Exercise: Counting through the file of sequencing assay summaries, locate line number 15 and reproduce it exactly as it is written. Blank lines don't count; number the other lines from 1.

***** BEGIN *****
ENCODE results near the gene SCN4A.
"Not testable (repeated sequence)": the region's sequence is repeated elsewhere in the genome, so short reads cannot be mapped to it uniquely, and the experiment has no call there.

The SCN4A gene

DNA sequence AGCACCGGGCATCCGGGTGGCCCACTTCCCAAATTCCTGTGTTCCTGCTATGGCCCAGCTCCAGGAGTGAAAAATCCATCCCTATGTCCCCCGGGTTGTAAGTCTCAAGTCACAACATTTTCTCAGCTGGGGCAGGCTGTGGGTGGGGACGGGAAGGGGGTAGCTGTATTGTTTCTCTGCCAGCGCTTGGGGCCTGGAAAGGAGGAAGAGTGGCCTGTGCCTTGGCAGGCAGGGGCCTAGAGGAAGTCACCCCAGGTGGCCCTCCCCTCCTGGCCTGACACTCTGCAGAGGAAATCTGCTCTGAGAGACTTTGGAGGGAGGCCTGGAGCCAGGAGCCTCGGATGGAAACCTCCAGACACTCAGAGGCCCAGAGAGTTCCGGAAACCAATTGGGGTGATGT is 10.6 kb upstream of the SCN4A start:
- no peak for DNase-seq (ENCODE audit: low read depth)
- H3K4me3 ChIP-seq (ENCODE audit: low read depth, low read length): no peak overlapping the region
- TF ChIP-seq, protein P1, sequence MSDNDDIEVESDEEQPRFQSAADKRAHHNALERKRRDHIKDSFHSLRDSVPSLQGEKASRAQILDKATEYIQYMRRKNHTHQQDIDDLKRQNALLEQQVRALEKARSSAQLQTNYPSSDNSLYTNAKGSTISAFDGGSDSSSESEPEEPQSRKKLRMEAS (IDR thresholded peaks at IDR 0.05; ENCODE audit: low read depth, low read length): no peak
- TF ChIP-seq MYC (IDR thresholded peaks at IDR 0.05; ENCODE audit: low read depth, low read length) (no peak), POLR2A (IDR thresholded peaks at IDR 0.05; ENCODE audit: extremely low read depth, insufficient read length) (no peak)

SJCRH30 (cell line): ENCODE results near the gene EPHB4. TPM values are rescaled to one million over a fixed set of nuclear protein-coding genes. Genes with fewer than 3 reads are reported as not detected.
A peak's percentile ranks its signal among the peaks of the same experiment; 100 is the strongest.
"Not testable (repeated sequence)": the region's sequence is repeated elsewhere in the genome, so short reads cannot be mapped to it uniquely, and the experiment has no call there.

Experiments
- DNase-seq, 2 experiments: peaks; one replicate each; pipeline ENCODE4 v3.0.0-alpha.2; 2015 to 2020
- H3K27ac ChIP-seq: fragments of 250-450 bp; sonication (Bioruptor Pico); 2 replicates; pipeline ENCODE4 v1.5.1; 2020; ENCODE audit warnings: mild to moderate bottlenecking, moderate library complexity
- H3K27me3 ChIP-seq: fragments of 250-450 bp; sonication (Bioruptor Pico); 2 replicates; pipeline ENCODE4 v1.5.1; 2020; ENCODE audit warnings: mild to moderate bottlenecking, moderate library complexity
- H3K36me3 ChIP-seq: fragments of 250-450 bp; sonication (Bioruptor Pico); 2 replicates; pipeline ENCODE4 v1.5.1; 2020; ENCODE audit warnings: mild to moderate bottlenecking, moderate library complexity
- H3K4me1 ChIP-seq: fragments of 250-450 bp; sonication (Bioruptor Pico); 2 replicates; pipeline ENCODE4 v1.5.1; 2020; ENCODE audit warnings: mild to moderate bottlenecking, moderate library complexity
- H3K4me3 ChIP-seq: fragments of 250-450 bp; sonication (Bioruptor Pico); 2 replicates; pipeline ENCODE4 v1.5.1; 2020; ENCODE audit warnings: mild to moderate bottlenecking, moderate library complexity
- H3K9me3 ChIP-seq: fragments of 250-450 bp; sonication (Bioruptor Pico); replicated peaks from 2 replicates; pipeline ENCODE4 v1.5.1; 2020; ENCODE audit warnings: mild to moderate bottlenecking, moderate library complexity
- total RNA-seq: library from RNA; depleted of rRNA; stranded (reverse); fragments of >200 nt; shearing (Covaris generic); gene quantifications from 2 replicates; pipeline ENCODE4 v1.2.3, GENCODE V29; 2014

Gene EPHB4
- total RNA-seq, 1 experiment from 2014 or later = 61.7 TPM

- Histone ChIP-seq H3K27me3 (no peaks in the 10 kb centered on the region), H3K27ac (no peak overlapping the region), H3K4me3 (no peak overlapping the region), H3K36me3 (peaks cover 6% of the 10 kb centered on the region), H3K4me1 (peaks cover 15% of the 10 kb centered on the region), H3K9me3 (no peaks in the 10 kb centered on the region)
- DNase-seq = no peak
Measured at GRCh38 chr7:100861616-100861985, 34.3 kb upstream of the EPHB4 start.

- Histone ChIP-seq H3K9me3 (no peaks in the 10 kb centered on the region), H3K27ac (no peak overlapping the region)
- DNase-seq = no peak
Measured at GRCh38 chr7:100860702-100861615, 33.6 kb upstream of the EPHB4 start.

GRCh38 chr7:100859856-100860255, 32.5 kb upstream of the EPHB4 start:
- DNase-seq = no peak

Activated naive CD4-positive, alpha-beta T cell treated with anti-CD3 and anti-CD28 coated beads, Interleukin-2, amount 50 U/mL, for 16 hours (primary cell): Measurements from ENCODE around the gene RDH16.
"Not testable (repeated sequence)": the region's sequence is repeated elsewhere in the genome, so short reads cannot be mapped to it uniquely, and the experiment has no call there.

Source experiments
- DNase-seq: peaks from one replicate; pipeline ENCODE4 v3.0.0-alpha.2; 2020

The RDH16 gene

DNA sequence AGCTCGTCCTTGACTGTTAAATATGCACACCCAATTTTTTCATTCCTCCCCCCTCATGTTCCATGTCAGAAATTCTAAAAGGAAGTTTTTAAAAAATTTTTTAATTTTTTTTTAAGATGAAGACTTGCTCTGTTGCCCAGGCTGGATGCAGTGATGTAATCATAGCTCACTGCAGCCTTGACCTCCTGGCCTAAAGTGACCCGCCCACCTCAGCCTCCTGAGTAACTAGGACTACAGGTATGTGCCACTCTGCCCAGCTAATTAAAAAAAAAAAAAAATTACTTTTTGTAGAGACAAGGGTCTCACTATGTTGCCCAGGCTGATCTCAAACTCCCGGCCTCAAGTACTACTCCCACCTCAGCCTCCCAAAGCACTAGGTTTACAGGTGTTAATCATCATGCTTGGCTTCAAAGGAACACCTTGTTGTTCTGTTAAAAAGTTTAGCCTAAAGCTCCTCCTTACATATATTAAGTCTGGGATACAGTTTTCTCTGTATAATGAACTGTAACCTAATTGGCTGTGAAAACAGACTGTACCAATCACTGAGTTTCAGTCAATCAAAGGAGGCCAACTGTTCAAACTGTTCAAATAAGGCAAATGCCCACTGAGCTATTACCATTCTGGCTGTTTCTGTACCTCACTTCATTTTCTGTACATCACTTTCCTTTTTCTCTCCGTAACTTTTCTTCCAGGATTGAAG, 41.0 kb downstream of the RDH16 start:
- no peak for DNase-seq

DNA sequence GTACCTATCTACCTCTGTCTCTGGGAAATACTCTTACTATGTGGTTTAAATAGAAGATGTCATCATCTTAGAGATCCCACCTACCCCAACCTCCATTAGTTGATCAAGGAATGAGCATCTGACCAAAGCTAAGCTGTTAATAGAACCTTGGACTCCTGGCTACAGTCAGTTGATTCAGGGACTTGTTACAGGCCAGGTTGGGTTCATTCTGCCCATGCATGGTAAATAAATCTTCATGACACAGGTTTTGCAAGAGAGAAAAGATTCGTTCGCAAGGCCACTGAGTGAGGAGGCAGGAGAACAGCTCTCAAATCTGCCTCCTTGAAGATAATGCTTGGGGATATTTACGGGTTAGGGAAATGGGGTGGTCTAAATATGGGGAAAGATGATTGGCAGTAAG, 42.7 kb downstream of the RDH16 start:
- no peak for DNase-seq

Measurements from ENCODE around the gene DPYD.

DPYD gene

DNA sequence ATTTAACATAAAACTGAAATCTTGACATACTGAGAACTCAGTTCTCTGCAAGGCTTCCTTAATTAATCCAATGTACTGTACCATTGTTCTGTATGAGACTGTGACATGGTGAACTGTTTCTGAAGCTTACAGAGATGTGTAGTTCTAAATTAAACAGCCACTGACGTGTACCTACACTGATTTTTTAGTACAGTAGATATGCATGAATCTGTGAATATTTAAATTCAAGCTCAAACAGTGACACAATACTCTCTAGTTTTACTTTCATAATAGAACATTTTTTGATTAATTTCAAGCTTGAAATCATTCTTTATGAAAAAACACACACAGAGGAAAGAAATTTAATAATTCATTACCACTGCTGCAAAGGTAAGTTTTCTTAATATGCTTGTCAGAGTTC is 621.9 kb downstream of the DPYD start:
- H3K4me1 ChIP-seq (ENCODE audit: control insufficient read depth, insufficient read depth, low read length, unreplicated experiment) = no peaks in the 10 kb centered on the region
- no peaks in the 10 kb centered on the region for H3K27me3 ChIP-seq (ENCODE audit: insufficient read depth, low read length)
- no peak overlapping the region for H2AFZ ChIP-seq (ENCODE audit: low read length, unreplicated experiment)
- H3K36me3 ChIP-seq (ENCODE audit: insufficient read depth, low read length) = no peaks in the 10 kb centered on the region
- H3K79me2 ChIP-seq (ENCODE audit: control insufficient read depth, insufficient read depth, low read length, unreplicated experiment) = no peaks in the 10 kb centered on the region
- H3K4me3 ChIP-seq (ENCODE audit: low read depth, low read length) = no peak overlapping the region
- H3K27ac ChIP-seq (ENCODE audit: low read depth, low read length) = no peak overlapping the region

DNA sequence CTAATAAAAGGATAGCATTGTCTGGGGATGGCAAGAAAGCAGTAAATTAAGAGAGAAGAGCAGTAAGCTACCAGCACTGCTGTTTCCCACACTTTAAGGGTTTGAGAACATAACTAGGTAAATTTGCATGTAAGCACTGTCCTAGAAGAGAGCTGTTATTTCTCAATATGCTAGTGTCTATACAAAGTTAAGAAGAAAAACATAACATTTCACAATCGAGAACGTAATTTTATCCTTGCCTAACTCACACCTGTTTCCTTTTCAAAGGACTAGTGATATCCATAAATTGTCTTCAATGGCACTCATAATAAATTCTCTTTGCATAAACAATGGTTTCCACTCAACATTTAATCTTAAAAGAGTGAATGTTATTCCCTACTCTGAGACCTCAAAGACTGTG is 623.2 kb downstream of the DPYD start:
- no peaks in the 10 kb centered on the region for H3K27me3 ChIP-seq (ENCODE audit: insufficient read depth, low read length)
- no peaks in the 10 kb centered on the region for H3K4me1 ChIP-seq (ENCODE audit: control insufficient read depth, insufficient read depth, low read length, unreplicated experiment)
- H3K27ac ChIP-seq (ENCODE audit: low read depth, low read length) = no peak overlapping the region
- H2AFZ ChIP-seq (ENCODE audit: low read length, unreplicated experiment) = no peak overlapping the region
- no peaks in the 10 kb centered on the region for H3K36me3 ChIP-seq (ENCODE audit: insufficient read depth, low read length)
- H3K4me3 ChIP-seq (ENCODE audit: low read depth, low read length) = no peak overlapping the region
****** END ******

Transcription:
- H3K27me3 ChIP-seq: fragments of 250-450 bp; sonication (Bioruptor Pico); 2 replicates; pipeline ENCODE4 v1.5.1; 2020; ENCODE audit warnings: mild to moderate bottlenecking, moderate library complexity